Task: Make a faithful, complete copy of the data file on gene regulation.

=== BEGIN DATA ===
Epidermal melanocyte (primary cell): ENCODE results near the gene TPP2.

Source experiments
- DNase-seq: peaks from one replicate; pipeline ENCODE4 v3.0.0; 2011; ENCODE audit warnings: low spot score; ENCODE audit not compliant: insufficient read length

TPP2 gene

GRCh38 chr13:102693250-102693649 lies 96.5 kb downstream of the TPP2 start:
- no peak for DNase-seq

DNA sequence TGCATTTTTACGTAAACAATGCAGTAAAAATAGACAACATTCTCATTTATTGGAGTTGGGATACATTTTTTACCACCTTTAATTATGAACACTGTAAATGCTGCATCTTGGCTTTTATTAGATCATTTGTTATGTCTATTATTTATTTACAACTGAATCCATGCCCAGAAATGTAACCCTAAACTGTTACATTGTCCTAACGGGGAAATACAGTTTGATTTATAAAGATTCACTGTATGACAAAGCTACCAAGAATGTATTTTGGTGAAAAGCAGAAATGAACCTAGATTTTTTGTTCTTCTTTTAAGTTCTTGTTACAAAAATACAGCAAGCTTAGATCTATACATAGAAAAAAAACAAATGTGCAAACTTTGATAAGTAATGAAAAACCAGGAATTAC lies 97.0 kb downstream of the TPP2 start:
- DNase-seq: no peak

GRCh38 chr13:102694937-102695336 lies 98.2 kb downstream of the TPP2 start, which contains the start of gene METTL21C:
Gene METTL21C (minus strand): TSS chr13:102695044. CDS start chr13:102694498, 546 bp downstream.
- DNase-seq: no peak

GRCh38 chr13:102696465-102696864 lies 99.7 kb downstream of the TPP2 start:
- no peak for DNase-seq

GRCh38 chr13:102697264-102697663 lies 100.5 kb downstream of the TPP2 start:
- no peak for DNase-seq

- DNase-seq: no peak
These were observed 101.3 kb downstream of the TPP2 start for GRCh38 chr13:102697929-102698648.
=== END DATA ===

Epidermal melanocyte (primary cell): ENCODE results near the gene TPP2.

Source experiments
- DNase-seq: peaks from one replicate; pipeline ENCODE4 v3.0.0; 2011; ENCODE audit warnings: low spot score; ENCODE audit not compliant: insufficient read length

TPP2 gene

GRCh38 chr13:102693250-102693649 lies 96.5 kb downstream of the TPP2 start:
- no peak for DNase-seq

DNA sequence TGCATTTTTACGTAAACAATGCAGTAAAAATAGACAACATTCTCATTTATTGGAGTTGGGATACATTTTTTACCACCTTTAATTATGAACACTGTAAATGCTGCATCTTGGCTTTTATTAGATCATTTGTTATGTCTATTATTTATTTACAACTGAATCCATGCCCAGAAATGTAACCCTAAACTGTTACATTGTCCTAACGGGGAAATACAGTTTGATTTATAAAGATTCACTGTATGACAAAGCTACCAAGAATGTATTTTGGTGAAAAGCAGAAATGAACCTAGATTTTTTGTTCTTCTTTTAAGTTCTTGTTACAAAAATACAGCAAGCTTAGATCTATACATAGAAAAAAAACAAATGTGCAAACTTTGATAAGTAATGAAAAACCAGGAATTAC lies 97.0 kb downstream of the TPP2 start:
- DNase-seq: no peak

GRCh38 chr13:102694937-102695336 lies 98.2 kb downstream of the TPP2 start, which contains the start of gene METTL21C:
Gene METTL21C (minus strand): TSS chr13:102695044. CDS start chr13:102694498, 546 bp downstream.
- DNase-seq: no peak

GRCh38 chr13:102696465-102696864 lies 99.7 kb downstream of the TPP2 start:
- no peak for DNase-seq

GRCh38 chr13:102697264-102697663 lies 100.5 kb downstream of the TPP2 start:
- no peak for DNase-seq

- DNase-seq: no peak
These were observed 101.3 kb downstream of the TPP2 start for GRCh38 chr13:102697929-102698648.